lation between them, and subject the title of the property transferred to it by the promoters to allY equities which might have existed as against them. If it had been shown here that the Davises formed the corporation for the purpose of transferring to it the inventions and patents which they were in equity obligated to transfer to another corporation, and that they contributed the capital and were the only persons having a substantial interest in the corporation, it might be successfully urged that the corporation would stand in no better position than theirs. Nothing of this, however, is in the proofs; and, in the absence of evidence, the court cannot assume that those persons who have been associated with the Davises as corporators and stockholders have not the ordinary rights and interests of stockholders. The question remains whether the complainant is charged with constructive notice of the defendant's rights because the Davises were directors of the complainant at the time it acquired its interest in the inventions, and when the letters patent were issued to it. The authorities do not agree whether a corporation is to be held cognizant of facts which have come to the knowledge of an officer or director unofficially; but the better opinion would seem to be that if the officer or director is an active agent of the corporation in the transaction affected by his knowledge, it is not material how or when he acquired his information. There is no evidence here to show what took place between the Davises and the other directors or officers of the complainant in regard to the purchase of the inventions, or whether the Davises took any official part in the transaction which resulted in the issuing of the letters patent to complainant. 'l'he defendant relies on the mere fact that they were directors when the corporation derived its title, and insists that this circumstance alone is notice to the corporation of the infirmity of the title it obtained. This is not enough. It cannot be assumed that they participated as directors when they were representing their own interests as parties contracting with the corporation; and it would be most unreasonable to charge the corporation with notice of facts within their knowledge, but which it was not for their interest to communicate to the officers ox to their co-directors. They were selling to the complainant what they had already sold to another, and, if they had communicated the facts, the corporation would have purchased only a worthless title. If they had imparted their knowledge to the other directors or officers they would have defeated the object in view. The general rule which charges a principal with the knowledge of his agent is founded on the presumption that the agent will communicate what it is his principal's interest to know and the agent's duty to impart. In the language of Mr. Justice BRADLEY, the rule "is based on the principle of law that it is the agent's duty to communicate to his principal the knowledge which he has respecting the subject-matter of the negotiation, and the presumption Ghat he will perform that duty." The Distilled Spiri.ts, 11 "\Vall. 367. The rule has no application when an agent divests himself of his fidu-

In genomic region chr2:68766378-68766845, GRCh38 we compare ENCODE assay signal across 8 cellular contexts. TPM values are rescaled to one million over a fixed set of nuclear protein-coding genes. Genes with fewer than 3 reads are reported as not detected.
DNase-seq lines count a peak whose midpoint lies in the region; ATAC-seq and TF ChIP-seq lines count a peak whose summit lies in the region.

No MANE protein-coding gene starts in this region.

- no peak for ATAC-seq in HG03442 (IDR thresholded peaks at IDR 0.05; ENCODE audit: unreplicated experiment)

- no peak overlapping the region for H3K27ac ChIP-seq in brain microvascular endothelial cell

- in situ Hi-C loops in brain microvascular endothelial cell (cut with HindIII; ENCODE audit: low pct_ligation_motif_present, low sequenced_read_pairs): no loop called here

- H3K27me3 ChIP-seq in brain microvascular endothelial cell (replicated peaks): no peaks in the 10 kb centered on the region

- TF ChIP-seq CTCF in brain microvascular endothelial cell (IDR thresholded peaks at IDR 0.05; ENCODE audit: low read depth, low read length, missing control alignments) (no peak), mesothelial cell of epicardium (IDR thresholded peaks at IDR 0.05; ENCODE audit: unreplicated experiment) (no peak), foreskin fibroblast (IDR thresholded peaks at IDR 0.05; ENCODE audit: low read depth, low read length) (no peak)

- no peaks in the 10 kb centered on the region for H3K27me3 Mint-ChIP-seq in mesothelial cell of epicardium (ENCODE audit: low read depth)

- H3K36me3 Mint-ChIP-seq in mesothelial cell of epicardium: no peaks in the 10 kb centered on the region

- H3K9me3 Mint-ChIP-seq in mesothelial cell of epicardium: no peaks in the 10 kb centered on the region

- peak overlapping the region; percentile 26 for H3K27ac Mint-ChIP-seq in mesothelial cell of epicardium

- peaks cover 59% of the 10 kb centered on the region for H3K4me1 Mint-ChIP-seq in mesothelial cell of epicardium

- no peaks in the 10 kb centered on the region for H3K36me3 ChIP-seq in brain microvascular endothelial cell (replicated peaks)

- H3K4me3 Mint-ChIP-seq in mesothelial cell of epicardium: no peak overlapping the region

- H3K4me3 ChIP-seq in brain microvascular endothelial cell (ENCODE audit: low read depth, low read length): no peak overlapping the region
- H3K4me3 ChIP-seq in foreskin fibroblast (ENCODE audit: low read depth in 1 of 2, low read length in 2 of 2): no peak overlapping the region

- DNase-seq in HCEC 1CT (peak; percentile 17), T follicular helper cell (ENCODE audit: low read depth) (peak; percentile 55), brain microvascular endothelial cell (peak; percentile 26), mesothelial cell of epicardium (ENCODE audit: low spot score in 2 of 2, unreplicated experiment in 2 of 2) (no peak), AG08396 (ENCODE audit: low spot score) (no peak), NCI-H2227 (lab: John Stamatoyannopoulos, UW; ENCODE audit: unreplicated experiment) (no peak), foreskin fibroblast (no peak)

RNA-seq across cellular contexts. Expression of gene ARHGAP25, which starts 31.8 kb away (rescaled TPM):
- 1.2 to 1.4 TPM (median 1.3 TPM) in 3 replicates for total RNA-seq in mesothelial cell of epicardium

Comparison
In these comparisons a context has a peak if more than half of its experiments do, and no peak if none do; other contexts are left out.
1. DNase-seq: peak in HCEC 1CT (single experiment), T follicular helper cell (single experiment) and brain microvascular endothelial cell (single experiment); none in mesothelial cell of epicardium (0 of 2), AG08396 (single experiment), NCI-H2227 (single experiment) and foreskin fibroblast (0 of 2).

ciary character and becomes a contracting party with his principal, because there is no reason to presume that he will impart information which it is for his interest to suppress. "When a man is about to commit a fraud it is to be presumed th'1t he will not disclose that circumstance to his colleagues." Kennedy v. Green, 3 Mylne & K. 699. A.ccordingly, it has been repeatedly adjudged that a corporation will not be charged by the knowledge of a director in a transaction in which the director is acting for himself, bec!tuse he represents his own interests, and not those of the corporation. Com. Bank v. Cunnin,qha1n, 24 Pick. 270, 276; Housatonic a: Lee Banks v. Martin, 1 Mete. 308; Winchester v. Balt. a: S. R. 00.4 Md. 239; SelleClt Co. Bank v. Neass, 5 Denio, 337; La Farge Fire Ins. Co. v. Bell, 22 Barb. 54; Terrell v. Bra,nch Bank of Mobile, 12 Ala. 502. As the defendant has failed to show that the complainant's title is affected by notice of the facts upon which the defendant's equities rest, the complainant is entitled to a decree.